Summer is no time to relax for Canada’s best winter athletes, who are sweating hard with seven months to go before the Olympics and Paralympics in Sochi, Russia. We asked medal hopefuls to dish on their summer workout regimes and share their best exercise tips for our readers. This week: Meaghan Mikkelson.
A recently aired Sport Chek commercial celebrated Canadian hockey defenceman Meaghan Mikkelson’s pain threshold. And while the 28-year-old Regina native admits the snow whipping her face as she ran on a rooftop treadmill may have been a little unrealistic, the sweat, steely grimace and supercharged abdominal six-pack are a daily reality for this athlete, a fitness fiend since junior high school.
Now Mikkelson aims to defend the gold medal she and the Canadian women’s hockey team won in Vancouver 2010.
The Globe caught up with Mikkelson shortly after the team finished a month-long boot camp in Penticton, B.C., earlier this summer.
Exactly what gruelling exercises did Canada’s best female hockey players endure in their quest to beat the rival Americans?
“I’m not allowed to say,” Mikkelson said, citing team confidentiality. But she did share some of her best fitness strategies.
There are two types of cardiovascular fitness: anaerobic (high intensity in short spurts) and aerobic (light-to-moderate intensity over longer periods). In hockey, you need both. During our playing season, we’re getting our anaerobic workouts during games and practices because of the intense shifts. During our off-season, we do some sort of cardio-based workout every single day.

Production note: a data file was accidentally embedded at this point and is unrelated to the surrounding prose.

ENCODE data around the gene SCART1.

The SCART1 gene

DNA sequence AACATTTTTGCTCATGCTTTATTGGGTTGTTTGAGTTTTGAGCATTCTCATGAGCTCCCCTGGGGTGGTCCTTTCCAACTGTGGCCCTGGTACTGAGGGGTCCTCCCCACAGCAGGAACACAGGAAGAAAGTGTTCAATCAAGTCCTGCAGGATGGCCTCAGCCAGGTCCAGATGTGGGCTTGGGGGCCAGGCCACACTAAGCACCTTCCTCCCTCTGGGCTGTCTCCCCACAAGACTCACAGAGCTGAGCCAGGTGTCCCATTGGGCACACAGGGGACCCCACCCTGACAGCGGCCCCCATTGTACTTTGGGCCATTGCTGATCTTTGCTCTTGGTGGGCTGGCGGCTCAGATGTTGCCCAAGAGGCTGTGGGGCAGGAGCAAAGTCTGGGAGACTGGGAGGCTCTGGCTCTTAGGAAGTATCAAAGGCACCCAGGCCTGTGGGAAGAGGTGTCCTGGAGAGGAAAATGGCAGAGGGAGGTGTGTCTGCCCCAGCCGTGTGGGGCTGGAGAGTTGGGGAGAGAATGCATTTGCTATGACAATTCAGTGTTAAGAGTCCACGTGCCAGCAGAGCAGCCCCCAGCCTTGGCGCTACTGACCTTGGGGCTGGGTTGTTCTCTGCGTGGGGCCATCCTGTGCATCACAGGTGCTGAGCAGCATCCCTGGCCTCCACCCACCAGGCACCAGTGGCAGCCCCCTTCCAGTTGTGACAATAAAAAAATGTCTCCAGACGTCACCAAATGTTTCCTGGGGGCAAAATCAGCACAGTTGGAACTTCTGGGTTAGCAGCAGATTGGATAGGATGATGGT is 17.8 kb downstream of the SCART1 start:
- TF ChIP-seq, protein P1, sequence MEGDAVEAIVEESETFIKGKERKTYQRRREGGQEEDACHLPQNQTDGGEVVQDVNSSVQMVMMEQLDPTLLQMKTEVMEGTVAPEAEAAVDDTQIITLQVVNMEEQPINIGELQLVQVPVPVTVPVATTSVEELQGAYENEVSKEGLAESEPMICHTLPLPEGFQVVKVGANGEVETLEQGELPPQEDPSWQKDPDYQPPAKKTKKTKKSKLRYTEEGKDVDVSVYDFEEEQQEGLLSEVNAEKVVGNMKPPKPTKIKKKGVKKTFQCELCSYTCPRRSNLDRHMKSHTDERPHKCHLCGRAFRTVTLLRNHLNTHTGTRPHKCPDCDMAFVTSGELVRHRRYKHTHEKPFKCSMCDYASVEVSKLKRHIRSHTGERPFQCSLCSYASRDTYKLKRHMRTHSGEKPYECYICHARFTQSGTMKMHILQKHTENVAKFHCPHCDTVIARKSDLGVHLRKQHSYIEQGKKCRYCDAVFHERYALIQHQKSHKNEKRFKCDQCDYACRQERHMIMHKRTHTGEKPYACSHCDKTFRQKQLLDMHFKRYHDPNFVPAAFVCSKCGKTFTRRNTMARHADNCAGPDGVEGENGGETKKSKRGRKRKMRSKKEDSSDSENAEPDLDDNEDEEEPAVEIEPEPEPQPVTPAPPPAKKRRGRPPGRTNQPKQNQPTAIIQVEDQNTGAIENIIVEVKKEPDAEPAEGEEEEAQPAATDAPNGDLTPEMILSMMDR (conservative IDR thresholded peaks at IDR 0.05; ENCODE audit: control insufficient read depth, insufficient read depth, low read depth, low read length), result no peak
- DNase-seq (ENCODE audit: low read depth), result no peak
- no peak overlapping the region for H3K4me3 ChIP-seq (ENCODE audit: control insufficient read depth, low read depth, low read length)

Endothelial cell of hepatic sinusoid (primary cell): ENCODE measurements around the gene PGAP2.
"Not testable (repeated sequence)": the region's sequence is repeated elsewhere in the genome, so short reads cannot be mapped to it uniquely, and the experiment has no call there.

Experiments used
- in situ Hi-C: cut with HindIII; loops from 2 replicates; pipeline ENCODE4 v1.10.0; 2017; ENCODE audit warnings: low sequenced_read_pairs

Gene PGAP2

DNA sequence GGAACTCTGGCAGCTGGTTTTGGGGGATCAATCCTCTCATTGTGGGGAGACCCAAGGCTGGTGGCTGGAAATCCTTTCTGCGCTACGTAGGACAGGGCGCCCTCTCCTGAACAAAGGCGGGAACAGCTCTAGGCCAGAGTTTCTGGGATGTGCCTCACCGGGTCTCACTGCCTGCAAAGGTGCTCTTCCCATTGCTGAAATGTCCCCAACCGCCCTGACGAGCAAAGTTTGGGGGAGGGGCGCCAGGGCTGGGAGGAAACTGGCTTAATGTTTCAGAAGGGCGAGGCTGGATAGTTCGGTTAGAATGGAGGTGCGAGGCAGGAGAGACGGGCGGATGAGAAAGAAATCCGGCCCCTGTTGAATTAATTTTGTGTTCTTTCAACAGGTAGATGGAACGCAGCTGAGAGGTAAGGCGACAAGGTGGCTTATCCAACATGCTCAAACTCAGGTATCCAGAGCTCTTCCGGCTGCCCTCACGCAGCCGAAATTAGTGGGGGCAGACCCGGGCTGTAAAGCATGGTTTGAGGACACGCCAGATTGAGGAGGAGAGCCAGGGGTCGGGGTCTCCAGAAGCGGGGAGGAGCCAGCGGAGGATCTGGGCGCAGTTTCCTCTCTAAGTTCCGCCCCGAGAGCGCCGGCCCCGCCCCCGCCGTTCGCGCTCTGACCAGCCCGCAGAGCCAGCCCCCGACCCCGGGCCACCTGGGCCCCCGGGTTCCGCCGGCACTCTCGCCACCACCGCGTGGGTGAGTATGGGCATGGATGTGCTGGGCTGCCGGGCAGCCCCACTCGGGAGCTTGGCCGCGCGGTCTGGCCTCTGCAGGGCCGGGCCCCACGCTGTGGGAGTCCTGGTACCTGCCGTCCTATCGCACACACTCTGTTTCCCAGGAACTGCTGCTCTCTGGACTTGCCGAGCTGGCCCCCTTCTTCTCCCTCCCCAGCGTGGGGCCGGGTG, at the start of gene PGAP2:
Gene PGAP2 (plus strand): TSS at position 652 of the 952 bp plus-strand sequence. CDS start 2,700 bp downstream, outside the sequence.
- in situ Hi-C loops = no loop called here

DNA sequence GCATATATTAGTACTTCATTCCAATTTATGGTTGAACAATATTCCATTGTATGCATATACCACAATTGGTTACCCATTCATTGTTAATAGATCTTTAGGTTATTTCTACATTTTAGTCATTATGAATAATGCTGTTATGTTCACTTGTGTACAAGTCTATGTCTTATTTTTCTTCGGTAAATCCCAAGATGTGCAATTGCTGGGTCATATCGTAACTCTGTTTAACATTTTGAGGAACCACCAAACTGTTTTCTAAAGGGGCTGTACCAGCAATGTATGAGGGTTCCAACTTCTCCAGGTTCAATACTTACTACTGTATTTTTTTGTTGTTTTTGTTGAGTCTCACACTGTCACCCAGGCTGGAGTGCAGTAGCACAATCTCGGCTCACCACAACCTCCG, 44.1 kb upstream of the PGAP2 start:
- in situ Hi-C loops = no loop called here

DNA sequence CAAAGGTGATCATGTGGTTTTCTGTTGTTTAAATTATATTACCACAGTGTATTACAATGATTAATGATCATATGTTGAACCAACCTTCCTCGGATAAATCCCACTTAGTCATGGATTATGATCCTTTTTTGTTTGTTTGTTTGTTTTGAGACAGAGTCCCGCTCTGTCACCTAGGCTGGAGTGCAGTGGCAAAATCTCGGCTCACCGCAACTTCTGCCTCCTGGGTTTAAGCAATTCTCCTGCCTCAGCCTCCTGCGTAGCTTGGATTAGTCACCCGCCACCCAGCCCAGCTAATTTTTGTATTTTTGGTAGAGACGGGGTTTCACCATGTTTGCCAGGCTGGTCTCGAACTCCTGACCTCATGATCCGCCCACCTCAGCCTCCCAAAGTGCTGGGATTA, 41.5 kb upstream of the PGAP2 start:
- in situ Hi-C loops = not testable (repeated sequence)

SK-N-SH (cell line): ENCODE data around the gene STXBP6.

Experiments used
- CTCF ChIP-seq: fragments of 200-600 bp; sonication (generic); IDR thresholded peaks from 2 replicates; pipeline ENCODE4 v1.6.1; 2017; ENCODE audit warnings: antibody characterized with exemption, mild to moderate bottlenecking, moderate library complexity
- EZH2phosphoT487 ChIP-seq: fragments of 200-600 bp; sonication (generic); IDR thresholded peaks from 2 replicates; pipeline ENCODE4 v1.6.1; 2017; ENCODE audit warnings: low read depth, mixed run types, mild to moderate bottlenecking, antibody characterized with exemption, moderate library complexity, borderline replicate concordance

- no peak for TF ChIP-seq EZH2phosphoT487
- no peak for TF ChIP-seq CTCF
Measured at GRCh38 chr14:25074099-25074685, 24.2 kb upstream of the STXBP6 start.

How I work it
For anaerobic fitness, one of the things we do are hill sprints. You go through a short warm-up, do some dynamic exercises and loosen up the hips, quads and hamstrings. Each sprint uphill could take anywhere from 20 to 40 seconds. Or, we’ll run stairs or do bike sprints. The scientific literature is showing us that that it’s important to train in your heart rate zones. So, it’s important to figure out what your maximum heart rate is. I’ve done conditioning in the past where you have to get your heart rate to between 90 and95 per cent of your maximum. It’s important to go that high if you really want to see the benefits.
How it feels
Oh, it’s awful. Your legs are burning. Your lungs are burning. You feel like you can’t push yourself any harder, but you can.
How I keep going
It’s highly mental. You have to think of your end goal. At the point where you’re struggling, just have that image or thought in your mind. I also think of the feeling that you get once you finish a workout. When you’re done, you know you’ve accomplished something big. It feels really, really good.
Train your weaknesses so that they become your strength.
The bottom line
It seems like a lot of people would just go to the gym and they’ll do only long duration cardio workouts. They’ll run for an hour every time, but they don’t do any weight training. I think it’s important to have a variety of short, high-intensity workouts, along with the longer cardiovascular training sessions (like swimming, running or cycling) as well as plyometric and weight training. You also need to have a plan. You don’t want to go into a workout on Monday and kill yourself so that you can’t get through the rest of the week.
This interview has been edited and condensed.
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